Sam Bankman-Fried Faces Decades in Prison As Jury Deliberates Fraud Charges

Emma Grant
Photo by Michael M. Santiago/Getty Images

NEW YORK – After a monthlong trial featuring testimony from 45 witnesses, a 12-member jury entered deliberations Thursday afternoon to determine whether FTX founder Sam Bankman-Fried is guilty of perpetrating one of the biggest financial frauds in U.S. history.

Bankman-Fried, 31, faces up to 115 years in prison if convicted on two counts of wire fraud and five counts of conspiracy for allegedly stealing $8 billion from FTX customers to prop up his crypto-focused hedge fund, Alameda Research.

Prosecutors Paint Picture of Greed and Deception

Throughout the high-profile trial in Manhattan federal court, prosecutors portrayed Bankman-Fried as a greedy fraudster who thought he could get away with raiding FTX customer deposits to satisfy his lavish lifestyle and thirst for power.

“He was the one with the plan, the motive and the greed to raid FTX customer deposits – billions and billions of dollars – to give himself money, power, influence,” prosecutor Danielle Sassoon told jurors Thursday. “He thought the rules did not apply to him. He thought that he could get away with it.”

The prosecution alleges Bankman-Fried secretly transferred customer funds from FTX to Alameda to make speculative venture investments, donate over $100 million to political campaigns and provide billions in loans to himself, Alameda CEO Caroline Ellison and other FTX executives.

To hide the missing funds, he allegedly directed staff to alter FTX’s bookkeeping systems and provide false financial statements to investors and regulators. When FTX collapsed in November 2022 amid a flurry of withdrawal requests, over one million customers lost access to billions in deposits.

Three Former Executives Implicated Bankman-Fried

Much of the prosecution’s case rested on damning testimony from Ellison and two other former Bankman-Fried confidants who pleaded guilty to fraud charges under cooperation agreements.

Ellison admitted to manipulating FTX’s accounting systems to conceal Alameda’s massive liabilities and facilitate the improper transfers under Bankman-Fried’s direction.

Two other witnesses, former Alameda CEO Sam Trabucco and FTX co-founder Gary Wang, also testified that Bankman-Fried controlled FTX’s customer funds and used them to cover Alameda’s losses.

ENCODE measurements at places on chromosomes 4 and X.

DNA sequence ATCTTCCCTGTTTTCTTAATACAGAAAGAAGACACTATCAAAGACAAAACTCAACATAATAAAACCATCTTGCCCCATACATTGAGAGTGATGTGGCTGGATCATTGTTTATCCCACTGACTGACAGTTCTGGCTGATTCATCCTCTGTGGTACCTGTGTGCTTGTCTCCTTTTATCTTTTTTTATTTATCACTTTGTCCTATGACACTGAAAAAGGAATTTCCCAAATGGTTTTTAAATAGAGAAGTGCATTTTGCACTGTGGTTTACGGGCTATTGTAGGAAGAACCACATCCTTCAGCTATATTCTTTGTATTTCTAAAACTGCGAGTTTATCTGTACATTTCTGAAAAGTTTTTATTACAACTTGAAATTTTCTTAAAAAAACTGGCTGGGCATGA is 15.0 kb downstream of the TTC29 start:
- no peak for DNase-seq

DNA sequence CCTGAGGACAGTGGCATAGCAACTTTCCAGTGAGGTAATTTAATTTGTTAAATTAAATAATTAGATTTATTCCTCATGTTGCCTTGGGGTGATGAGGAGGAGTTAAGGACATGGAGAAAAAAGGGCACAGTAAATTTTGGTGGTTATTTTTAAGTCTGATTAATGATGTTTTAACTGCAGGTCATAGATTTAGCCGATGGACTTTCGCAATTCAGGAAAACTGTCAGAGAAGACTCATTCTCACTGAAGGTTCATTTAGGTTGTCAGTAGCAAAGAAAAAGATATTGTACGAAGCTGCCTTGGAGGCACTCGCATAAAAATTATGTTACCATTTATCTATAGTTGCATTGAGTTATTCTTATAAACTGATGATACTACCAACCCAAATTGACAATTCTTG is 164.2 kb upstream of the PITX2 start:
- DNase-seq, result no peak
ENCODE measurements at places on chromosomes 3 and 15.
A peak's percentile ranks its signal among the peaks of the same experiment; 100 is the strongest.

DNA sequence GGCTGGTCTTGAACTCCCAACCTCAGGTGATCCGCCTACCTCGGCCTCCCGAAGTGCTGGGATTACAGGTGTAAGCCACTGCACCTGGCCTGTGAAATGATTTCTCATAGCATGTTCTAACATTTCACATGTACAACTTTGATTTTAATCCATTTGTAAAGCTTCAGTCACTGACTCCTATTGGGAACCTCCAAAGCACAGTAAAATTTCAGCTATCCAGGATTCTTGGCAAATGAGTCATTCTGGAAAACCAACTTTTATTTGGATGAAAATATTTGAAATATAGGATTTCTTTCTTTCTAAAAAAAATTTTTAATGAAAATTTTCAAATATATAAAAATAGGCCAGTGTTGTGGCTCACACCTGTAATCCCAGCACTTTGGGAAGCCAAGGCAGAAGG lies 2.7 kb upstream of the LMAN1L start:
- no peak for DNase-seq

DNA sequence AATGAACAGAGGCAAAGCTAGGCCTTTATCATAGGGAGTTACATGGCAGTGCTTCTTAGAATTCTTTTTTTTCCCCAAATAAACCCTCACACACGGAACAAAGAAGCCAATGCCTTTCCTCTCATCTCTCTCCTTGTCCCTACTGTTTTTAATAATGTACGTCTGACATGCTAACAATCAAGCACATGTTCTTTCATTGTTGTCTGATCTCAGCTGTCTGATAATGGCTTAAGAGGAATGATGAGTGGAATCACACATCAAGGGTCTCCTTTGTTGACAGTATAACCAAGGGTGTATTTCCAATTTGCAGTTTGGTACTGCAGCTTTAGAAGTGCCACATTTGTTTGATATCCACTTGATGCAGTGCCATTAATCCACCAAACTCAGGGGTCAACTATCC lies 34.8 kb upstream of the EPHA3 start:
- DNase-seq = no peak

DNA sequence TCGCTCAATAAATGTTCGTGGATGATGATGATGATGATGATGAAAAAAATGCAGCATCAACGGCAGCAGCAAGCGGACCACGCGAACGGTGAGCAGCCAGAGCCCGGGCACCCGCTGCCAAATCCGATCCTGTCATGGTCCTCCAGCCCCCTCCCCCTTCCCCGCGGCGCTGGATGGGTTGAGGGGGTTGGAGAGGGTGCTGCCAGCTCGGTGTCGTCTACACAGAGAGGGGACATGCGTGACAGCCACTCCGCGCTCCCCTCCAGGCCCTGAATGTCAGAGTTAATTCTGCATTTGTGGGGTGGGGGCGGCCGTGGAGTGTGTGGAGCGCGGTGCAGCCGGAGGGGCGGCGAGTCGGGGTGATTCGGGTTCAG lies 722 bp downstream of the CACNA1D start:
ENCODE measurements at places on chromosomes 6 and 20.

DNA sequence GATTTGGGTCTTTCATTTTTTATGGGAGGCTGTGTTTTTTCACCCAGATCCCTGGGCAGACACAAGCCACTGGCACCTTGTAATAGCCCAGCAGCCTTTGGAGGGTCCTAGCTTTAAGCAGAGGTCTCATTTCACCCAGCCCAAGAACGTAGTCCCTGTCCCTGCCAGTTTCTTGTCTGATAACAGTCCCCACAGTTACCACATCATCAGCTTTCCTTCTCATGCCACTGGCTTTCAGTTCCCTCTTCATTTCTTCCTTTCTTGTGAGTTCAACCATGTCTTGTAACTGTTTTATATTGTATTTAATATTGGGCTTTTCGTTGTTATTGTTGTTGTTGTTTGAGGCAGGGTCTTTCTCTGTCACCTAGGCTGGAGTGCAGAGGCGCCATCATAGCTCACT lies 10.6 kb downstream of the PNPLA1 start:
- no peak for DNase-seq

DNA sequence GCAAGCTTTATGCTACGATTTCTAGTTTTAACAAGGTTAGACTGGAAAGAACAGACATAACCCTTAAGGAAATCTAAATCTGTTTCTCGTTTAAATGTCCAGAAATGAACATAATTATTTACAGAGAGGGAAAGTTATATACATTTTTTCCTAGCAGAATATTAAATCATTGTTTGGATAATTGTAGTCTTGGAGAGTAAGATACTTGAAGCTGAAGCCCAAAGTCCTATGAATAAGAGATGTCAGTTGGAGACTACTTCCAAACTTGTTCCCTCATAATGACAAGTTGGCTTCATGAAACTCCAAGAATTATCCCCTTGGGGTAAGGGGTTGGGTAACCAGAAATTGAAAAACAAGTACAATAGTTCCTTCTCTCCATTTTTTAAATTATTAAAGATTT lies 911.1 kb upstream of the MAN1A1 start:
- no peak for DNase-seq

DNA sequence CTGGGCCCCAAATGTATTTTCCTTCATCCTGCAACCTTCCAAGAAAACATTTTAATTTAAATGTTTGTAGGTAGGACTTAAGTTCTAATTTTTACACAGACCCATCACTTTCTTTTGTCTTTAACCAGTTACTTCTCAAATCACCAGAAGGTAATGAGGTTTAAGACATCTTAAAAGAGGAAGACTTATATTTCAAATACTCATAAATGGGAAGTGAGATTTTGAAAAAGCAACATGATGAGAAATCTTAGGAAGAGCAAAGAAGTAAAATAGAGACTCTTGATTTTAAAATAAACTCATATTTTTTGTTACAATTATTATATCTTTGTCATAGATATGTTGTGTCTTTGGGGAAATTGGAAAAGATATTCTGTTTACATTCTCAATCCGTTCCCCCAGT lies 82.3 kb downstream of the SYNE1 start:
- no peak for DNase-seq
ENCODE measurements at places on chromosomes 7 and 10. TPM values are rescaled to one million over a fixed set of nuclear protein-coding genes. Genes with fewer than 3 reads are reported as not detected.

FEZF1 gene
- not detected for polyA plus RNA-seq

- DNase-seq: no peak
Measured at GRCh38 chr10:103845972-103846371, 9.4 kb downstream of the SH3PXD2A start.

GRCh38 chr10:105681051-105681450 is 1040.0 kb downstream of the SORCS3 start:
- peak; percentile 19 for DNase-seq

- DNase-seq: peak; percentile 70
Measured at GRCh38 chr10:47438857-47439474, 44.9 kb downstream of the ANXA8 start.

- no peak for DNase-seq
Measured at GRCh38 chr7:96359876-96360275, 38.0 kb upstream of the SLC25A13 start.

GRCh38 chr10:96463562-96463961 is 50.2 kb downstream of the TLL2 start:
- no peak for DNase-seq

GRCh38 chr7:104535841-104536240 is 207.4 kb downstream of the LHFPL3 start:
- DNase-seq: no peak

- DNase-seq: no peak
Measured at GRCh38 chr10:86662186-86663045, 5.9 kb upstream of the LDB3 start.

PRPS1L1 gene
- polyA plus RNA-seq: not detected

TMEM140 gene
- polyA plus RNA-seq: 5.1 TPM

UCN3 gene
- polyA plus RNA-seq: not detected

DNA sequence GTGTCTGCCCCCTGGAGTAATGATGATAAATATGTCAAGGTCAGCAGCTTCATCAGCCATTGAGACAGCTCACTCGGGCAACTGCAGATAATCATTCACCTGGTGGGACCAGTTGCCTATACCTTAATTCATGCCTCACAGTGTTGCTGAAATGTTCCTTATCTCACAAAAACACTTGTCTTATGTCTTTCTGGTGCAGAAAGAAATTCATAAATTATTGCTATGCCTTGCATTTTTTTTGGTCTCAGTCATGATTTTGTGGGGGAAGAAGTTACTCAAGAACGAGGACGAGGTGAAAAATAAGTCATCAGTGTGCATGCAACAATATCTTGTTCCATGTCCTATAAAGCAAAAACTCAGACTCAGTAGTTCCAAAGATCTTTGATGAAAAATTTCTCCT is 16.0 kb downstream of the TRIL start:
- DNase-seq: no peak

In her rebuttal Thursday, Sassoon urged jurors to reject Bankman-Fried’s claims that the witnesses falsely implicated him to win sentencing leniency, arguing the evidence clearly shows he orchestrated the entire scheme.

Defense Claims “No Criminal Intent”

Bankman-Fried’s defense attorneys acknowledged he made mistakes at FTX, like failing to implement adequate risk management, but claimed he acted in good faith without criminal intent.

“Bad business judgments are not a crime,” said defense lawyer Mark Cohen in his closing argument Wednesday, adding that it’s natural for a young entrepreneur like Bankman-Fried to delegate tasks to subordinates.

Taking the witness stand in his own defense last week, Bankman-Fried apologized for FTX’s collapse but denied intentionally stealing customer funds or misleading investors. He blamed the debacle on poor management coupled with a broad crypto market crash that left Alameda unable to repay its debts.

Maximum Prison Sentence Could Exceed 100 Years

The twelve jurors now hold Bankman-Fried’s fate in their hands as they sift through weeks of complex financial evidence. A unanimous guilty verdict on all charges could result in over 100 years behind bars, though any prison sentence would be determined later by Judge Lewis Kaplan.

The charges focus on Bankman-Fried’s alleged misuse of FTX customer funds, but prosecutors are still investigating other potential criminal activity at the exchange. He could face additional charges related to campaign finance violations, market manipulation and international money laundering.

Regardless of the trial’s outcome, Bankman-Fried’s reputation lies in tatters after prosecutors exposed his web of lies and ethical lapses. The MIT graduate who once graced magazine covers as the face of crypto’s future now serves as a cautionary tale on the dangers of greed and deception.


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Emma Grant is a highly regarded legal news expert with a deep understanding of constitutional law and its implications in contemporary society. With her extensive background in legal journalism and analysis, Emma Grant has established herself as a trusted authority on the intersection of law, policy, and society.